This happens if, for example, you are installing Help Center Live locally, and the host name for $URL_site is taken from a hosts file and not from DNS. One way to get around this is to change all calls to setcookie() listed in Table 20-1 and take out the last two parameters, $URL_site and $URL_secure, as in the following example:

setcookie("Help Center LiveUser", $INFO_username, $time, $URL_dir);

After the installation of Help Center Live, you can point your browser the the address you entered for $URL_maindir (http://midas/helpcenter, in our example) and, after a successful login, you will be presented with the main screen (Figure 20-5).

Figure 20-5. Help Center Live: Main screen.

Help Center Live: Main screen.

Help Center Live: Main screen.



Now, create a PHP-Nuke block that uses the method of our Hello World example in Section 20.5.1 to incorporate Help Center Live's functionality:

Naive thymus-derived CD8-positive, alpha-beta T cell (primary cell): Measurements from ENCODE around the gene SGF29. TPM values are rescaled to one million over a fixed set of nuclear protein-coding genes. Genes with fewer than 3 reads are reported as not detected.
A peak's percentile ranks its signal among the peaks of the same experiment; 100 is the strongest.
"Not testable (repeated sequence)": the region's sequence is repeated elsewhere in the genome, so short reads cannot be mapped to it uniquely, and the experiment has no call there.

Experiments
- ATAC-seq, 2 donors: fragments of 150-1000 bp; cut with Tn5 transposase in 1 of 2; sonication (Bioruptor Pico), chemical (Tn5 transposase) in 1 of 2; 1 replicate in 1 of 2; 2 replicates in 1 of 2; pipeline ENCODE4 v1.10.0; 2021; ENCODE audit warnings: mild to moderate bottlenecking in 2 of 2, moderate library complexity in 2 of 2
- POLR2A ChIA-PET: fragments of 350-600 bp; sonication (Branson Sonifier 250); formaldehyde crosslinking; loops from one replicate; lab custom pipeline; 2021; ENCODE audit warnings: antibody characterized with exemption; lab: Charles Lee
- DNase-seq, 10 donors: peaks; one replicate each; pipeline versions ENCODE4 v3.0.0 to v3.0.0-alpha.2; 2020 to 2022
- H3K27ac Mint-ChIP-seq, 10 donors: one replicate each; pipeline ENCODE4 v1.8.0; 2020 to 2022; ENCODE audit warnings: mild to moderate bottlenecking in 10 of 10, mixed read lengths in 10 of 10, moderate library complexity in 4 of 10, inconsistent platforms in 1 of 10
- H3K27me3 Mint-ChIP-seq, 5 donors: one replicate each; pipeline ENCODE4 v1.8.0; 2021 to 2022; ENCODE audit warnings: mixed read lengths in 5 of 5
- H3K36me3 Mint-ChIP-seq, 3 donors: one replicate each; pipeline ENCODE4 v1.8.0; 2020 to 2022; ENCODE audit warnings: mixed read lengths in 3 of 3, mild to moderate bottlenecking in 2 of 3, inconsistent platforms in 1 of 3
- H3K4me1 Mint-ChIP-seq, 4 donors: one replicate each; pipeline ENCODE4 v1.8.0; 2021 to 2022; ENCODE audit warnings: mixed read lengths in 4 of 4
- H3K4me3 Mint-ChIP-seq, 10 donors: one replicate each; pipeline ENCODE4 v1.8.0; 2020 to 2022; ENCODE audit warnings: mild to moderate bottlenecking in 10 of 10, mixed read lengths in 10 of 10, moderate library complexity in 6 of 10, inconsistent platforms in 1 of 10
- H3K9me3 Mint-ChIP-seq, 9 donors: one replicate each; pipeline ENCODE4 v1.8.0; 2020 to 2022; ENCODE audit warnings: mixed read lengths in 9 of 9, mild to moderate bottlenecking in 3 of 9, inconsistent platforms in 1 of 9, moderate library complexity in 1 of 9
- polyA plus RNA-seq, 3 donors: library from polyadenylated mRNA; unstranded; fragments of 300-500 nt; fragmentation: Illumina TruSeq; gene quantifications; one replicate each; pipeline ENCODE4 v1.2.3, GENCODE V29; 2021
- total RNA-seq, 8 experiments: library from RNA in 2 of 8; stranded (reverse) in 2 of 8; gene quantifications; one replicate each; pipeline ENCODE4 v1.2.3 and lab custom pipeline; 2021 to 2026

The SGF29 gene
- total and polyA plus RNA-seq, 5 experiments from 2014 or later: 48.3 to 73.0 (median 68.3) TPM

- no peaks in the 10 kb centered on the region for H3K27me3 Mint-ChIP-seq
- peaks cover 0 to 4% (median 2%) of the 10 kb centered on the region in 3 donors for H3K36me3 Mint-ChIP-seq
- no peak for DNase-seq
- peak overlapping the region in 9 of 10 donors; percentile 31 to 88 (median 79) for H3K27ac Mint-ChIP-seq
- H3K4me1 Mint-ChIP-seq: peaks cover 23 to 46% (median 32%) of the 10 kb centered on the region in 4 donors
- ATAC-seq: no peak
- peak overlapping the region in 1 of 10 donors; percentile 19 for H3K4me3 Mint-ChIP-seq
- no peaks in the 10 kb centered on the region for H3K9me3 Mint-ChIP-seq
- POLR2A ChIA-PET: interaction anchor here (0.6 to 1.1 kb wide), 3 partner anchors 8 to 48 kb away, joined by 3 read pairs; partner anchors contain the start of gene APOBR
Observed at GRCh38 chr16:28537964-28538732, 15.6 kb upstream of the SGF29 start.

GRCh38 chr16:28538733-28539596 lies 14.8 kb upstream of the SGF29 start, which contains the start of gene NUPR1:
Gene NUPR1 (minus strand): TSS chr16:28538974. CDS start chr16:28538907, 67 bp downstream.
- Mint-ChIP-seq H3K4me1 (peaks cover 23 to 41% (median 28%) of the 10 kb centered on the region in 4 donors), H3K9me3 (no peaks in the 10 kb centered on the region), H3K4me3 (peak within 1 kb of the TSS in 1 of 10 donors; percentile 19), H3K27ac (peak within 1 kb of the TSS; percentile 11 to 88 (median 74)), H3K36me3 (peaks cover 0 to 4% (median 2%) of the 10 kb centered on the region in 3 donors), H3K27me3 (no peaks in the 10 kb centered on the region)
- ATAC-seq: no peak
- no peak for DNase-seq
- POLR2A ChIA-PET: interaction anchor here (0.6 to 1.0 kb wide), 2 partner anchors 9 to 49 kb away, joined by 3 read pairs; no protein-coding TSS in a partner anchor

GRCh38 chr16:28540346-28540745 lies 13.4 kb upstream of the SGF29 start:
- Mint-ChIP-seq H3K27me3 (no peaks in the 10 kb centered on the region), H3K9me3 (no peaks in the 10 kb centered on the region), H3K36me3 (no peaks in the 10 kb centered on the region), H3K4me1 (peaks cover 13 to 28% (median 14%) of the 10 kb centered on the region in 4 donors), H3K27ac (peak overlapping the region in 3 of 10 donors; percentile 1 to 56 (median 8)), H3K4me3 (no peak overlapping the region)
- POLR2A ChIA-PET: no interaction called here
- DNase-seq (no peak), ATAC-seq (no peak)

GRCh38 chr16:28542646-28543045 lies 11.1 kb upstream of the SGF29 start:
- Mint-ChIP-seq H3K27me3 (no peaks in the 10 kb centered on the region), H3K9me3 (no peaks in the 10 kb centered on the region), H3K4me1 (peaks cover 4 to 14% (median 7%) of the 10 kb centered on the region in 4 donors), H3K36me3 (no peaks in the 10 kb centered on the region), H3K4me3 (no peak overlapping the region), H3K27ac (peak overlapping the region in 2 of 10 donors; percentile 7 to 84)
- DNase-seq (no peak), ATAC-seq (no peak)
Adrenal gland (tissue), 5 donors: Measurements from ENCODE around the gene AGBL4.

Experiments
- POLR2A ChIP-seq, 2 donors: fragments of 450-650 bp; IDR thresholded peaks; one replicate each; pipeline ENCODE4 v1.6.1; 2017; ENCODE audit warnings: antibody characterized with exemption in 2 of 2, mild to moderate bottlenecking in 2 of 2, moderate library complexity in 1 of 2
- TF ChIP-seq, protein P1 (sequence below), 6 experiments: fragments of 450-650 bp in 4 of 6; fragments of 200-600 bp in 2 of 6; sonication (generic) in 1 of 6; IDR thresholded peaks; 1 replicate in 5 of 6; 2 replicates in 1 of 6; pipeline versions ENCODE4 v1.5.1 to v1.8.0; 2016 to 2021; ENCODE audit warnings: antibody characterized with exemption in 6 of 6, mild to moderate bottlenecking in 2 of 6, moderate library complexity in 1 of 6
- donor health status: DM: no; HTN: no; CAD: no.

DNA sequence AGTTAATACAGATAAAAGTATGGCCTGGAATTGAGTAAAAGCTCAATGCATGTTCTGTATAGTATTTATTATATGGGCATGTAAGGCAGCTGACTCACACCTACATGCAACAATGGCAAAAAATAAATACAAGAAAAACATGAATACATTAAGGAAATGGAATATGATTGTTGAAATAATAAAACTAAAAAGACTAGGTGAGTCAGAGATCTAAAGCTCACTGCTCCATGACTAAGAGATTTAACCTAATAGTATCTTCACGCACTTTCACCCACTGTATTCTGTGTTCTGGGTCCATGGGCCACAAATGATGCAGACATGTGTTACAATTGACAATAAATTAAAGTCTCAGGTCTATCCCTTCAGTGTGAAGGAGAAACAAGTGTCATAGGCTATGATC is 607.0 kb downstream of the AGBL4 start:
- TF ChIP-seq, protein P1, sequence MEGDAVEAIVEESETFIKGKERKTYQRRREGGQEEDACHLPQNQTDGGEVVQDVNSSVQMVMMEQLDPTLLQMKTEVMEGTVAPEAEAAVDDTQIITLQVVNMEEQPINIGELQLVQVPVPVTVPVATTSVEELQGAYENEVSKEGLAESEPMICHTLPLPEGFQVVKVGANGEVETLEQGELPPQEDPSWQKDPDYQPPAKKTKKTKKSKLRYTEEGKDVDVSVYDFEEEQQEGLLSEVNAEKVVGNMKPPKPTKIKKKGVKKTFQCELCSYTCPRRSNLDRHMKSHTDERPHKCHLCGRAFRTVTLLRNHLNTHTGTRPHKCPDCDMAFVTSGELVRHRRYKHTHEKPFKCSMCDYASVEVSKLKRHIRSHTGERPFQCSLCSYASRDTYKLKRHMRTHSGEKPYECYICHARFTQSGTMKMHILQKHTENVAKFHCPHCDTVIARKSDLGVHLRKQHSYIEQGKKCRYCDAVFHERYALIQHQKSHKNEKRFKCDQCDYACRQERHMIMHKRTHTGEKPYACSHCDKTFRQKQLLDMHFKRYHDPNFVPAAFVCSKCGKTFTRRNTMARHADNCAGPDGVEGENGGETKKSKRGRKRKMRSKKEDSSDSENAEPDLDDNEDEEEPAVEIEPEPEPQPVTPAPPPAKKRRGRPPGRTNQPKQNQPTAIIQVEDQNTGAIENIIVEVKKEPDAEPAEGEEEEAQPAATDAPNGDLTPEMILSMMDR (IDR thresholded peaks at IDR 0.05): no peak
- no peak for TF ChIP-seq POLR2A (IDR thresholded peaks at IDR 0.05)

<?php
if (eregi("block-Online_Support.php",$_SERVER[PHP_SELF])) {
    Header("Location: index.php");
    die();
}
$content.="<center><script language=\"JavaScript\"
src=\"http://midas/helpcenter/lh/live.php\"></script></center></b>";
?>

We named the block above "block-Online_Support", but of course you can use whatever title you like, as long as it is passed as the "needle" string to the eregi() function of the block. The main code consists of only one line, which inserts a Javascript code, whose source file is the lh/live.php PHP script of Help Center Live. We did the same in Section 20.5.1 to output a Hello World message, but now, this simple line opens a whole world of possibilities for our PHP-Nuke page! Let's see what happens when we activate the Online Support block we just created:

As long as all Help Center operators are logged off, the block will display a "Live Support is Offline" message, as in Figure 20-6.

Figure 20-6. Help Center Live block: Live Support is Offline.

Help Center Live block: Live Support is Offline.

Help Center Live block: Live Support is Offline.